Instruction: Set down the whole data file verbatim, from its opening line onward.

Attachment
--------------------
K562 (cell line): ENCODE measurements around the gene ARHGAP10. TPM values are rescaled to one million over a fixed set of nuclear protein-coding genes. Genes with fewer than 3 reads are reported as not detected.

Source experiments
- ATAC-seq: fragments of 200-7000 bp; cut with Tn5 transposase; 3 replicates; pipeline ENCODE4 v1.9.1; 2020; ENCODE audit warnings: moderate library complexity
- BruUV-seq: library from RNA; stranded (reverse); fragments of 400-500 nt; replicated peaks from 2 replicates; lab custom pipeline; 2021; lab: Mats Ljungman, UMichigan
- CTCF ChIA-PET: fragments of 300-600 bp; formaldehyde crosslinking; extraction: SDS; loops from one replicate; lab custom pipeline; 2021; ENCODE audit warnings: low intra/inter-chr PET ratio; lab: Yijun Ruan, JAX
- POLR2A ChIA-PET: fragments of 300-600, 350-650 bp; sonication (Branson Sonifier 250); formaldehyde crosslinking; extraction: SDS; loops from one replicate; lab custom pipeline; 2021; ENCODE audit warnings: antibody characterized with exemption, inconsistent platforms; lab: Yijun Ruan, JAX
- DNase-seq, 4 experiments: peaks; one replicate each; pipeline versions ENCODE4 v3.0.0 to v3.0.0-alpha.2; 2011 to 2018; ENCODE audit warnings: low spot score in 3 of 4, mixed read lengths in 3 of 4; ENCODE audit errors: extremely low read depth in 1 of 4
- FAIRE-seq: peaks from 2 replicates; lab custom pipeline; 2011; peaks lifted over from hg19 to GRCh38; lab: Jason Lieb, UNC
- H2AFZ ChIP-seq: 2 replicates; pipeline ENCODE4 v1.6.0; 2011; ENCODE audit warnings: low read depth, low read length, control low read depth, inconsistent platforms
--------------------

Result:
K562 (cell line): ENCODE measurements around the gene ARHGAP10. TPM values are rescaled to one million over a fixed set of nuclear protein-coding genes. Genes with fewer than 3 reads are reported as not detected.

Source experiments
- ATAC-seq: fragments of 200-7000 bp; cut with Tn5 transposase; 3 replicates; pipeline ENCODE4 v1.9.1; 2020; ENCODE audit warnings: moderate library complexity
- BruUV-seq: library from RNA; stranded (reverse); fragments of 400-500 nt; replicated peaks from 2 replicates; lab custom pipeline; 2021; lab: Mats Ljungman, UMichigan
- CTCF ChIA-PET: fragments of 300-600 bp; formaldehyde crosslinking; extraction: SDS; loops from one replicate; lab custom pipeline; 2021; ENCODE audit warnings: low intra/inter-chr PET ratio; lab: Yijun Ruan, JAX
- POLR2A ChIA-PET: fragments of 300-600, 350-650 bp; sonication (Branson Sonifier 250); formaldehyde crosslinking; extraction: SDS; loops from one replicate; lab custom pipeline; 2021; ENCODE audit warnings: antibody characterized with exemption, inconsistent platforms; lab: Yijun Ruan, JAX
- DNase-seq, 4 experiments: peaks; one replicate each; pipeline versions ENCODE4 v3.0.0 to v3.0.0-alpha.2; 2011 to 2018; ENCODE audit warnings: low spot score in 3 of 4, mixed read lengths in 3 of 4; ENCODE audit errors: extremely low read depth in 1 of 4
- FAIRE-seq: peaks from 2 replicates; lab custom pipeline; 2011; peaks lifted over from hg19 to GRCh38; lab: Jason Lieb, UNC
- H2AFZ ChIP-seq: 2 replicates; pipeline ENCODE4 v1.6.0; 2011; ENCODE audit warnings: low read depth, low read length, control low read depth, inconsistent platforms